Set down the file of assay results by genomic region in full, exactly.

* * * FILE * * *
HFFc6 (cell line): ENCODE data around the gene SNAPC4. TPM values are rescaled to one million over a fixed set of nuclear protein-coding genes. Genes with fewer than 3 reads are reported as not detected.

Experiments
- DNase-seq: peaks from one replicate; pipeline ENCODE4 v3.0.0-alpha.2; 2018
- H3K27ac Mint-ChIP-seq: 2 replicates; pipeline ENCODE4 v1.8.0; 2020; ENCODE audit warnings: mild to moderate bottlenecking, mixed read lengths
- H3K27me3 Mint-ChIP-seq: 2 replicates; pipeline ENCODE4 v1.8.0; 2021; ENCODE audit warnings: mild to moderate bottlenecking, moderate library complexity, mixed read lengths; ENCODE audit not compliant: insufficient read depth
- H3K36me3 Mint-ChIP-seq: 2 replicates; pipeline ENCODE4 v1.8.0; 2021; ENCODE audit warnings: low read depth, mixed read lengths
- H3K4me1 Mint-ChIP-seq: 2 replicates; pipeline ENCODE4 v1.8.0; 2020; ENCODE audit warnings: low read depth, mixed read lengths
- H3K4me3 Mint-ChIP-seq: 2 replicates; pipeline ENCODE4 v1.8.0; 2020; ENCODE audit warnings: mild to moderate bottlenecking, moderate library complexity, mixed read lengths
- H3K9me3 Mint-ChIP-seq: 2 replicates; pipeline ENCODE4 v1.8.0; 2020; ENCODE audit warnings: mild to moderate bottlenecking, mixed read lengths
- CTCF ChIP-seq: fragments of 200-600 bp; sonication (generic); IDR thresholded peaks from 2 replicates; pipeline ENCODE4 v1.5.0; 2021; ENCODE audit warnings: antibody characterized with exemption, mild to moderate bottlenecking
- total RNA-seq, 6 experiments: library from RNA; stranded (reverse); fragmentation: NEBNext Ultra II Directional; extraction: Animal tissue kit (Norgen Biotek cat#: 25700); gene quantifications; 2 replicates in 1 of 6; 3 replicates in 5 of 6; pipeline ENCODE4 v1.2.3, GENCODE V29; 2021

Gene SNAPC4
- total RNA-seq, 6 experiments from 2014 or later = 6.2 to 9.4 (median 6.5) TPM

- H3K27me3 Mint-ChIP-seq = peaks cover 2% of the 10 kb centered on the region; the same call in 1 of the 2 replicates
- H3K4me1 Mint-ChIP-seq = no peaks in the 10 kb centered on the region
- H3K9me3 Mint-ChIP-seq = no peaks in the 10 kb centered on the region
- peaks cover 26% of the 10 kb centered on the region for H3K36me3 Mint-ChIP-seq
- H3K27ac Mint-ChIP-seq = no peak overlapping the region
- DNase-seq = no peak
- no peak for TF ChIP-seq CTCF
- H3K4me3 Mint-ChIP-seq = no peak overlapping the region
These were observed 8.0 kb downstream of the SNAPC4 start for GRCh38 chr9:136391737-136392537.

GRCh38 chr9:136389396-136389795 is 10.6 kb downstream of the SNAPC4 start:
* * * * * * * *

HFFc6 (cell line): ENCODE data around the gene SNAPC4. TPM values are rescaled to one million over a fixed set of nuclear protein-coding genes. Genes with fewer than 3 reads are reported as not detected.

Experiments
- DNase-seq: peaks from one replicate; pipeline ENCODE4 v3.0.0-alpha.2; 2018
- H3K27ac Mint-ChIP-seq: 2 replicates; pipeline ENCODE4 v1.8.0; 2020; ENCODE audit warnings: mild to moderate bottlenecking, mixed read lengths
- H3K27me3 Mint-ChIP-seq: 2 replicates; pipeline ENCODE4 v1.8.0; 2021; ENCODE audit warnings: mild to moderate bottlenecking, moderate library complexity, mixed read lengths; ENCODE audit not compliant: insufficient read depth
- H3K36me3 Mint-ChIP-seq: 2 replicates; pipeline ENCODE4 v1.8.0; 2021; ENCODE audit warnings: low read depth, mixed read lengths
- H3K4me1 Mint-ChIP-seq: 2 replicates; pipeline ENCODE4 v1.8.0; 2020; ENCODE audit warnings: low read depth, mixed read lengths
- H3K4me3 Mint-ChIP-seq: 2 replicates; pipeline ENCODE4 v1.8.0; 2020; ENCODE audit warnings: mild to moderate bottlenecking, moderate library complexity, mixed read lengths
- H3K9me3 Mint-ChIP-seq: 2 replicates; pipeline ENCODE4 v1.8.0; 2020; ENCODE audit warnings: mild to moderate bottlenecking, mixed read lengths
- CTCF ChIP-seq: fragments of 200-600 bp; sonication (generic); IDR thresholded peaks from 2 replicates; pipeline ENCODE4 v1.5.0; 2021; ENCODE audit warnings: antibody characterized with exemption, mild to moderate bottlenecking
- total RNA-seq, 6 experiments: library from RNA; stranded (reverse); fragmentation: NEBNext Ultra II Directional; extraction: Animal tissue kit (Norgen Biotek cat#: 25700); gene quantifications; 2 replicates in 1 of 6; 3 replicates in 5 of 6; pipeline ENCODE4 v1.2.3, GENCODE V29; 2021

Gene SNAPC4
- total RNA-seq, 6 experiments from 2014 or later = 6.2 to 9.4 (median 6.5) TPM

- H3K27me3 Mint-ChIP-seq = peaks cover 2% of the 10 kb centered on the region; the same call in 1 of the 2 replicates
- H3K4me1 Mint-ChIP-seq = no peaks in the 10 kb centered on the region
- H3K9me3 Mint-ChIP-seq = no peaks in the 10 kb centered on the region
- peaks cover 26% of the 10 kb centered on the region for H3K36me3 Mint-ChIP-seq
- H3K27ac Mint-ChIP-seq = no peak overlapping the region
- DNase-seq = no peak
- no peak for TF ChIP-seq CTCF
- H3K4me3 Mint-ChIP-seq = no peak overlapping the region
These were observed 8.0 kb downstream of the SNAPC4 start for GRCh38 chr9:136391737-136392537.

GRCh38 chr9:136389396-136389795 is 10.6 kb downstream of the SNAPC4 start: